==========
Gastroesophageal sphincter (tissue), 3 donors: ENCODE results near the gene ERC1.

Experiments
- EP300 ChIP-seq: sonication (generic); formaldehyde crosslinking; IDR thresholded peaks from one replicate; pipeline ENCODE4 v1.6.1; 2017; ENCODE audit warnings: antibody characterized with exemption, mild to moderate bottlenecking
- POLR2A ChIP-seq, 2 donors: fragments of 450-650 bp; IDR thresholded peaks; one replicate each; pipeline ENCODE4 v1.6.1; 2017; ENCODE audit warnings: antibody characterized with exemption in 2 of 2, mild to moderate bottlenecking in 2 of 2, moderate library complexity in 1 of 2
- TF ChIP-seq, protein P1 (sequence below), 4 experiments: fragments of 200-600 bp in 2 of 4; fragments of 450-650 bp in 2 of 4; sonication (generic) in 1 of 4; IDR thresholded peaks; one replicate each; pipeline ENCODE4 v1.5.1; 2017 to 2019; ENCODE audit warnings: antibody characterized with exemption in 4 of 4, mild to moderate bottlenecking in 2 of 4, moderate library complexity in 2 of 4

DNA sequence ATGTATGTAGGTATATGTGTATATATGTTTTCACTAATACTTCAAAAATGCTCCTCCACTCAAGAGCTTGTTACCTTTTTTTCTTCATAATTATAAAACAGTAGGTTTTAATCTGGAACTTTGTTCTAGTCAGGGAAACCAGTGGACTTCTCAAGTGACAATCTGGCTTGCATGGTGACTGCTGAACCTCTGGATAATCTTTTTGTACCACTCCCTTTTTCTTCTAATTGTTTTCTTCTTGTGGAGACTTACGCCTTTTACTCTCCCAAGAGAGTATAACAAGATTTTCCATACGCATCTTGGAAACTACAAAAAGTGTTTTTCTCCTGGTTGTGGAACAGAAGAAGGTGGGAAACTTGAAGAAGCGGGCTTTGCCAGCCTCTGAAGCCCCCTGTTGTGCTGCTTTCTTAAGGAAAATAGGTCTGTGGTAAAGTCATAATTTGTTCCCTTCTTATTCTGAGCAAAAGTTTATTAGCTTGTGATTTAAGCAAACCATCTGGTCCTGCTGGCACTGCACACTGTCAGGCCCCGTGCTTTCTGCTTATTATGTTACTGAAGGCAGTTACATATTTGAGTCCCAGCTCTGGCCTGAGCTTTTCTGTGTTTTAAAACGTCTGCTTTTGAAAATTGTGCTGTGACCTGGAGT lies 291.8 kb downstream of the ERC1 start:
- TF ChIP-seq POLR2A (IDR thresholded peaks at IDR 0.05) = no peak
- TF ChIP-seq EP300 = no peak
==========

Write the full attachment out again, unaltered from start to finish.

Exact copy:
Gastroesophageal sphincter (tissue), 3 donors: ENCODE results near the gene ERC1.

Experiments
- EP300 ChIP-seq: sonication (generic); formaldehyde crosslinking; IDR thresholded peaks from one replicate; pipeline ENCODE4 v1.6.1; 2017; ENCODE audit warnings: antibody characterized with exemption, mild to moderate bottlenecking
- POLR2A ChIP-seq, 2 donors: fragments of 450-650 bp; IDR thresholded peaks; one replicate each; pipeline ENCODE4 v1.6.1; 2017; ENCODE audit warnings: antibody characterized with exemption in 2 of 2, mild to moderate bottlenecking in 2 of 2, moderate library complexity in 1 of 2
- TF ChIP-seq, protein P1 (sequence below), 4 experiments: fragments of 200-600 bp in 2 of 4; fragments of 450-650 bp in 2 of 4; sonication (generic) in 1 of 4; IDR thresholded peaks; one replicate each; pipeline ENCODE4 v1.5.1; 2017 to 2019; ENCODE audit warnings: antibody characterized with exemption in 4 of 4, mild to moderate bottlenecking in 2 of 4, moderate library complexity in 2 of 4

DNA sequence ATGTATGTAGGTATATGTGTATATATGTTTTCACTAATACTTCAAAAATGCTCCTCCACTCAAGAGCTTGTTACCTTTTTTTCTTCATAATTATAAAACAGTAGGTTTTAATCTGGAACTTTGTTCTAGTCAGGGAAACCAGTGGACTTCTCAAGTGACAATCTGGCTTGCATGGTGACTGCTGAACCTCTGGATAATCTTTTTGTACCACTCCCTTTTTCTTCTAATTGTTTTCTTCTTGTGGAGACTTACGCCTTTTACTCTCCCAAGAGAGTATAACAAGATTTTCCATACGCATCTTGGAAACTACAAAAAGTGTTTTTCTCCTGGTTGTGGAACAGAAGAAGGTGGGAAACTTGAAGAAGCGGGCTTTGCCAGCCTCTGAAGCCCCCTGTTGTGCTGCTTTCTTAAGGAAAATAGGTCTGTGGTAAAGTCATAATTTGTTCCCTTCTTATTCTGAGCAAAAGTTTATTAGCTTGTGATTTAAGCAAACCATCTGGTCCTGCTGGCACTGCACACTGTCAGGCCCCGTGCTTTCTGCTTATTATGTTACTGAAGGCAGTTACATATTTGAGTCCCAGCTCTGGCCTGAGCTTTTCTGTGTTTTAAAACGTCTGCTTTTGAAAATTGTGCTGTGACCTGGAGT lies 291.8 kb downstream of the ERC1 start:
- TF ChIP-seq POLR2A (IDR thresholded peaks at IDR 0.05) = no peak
- TF ChIP-seq EP300 = no peak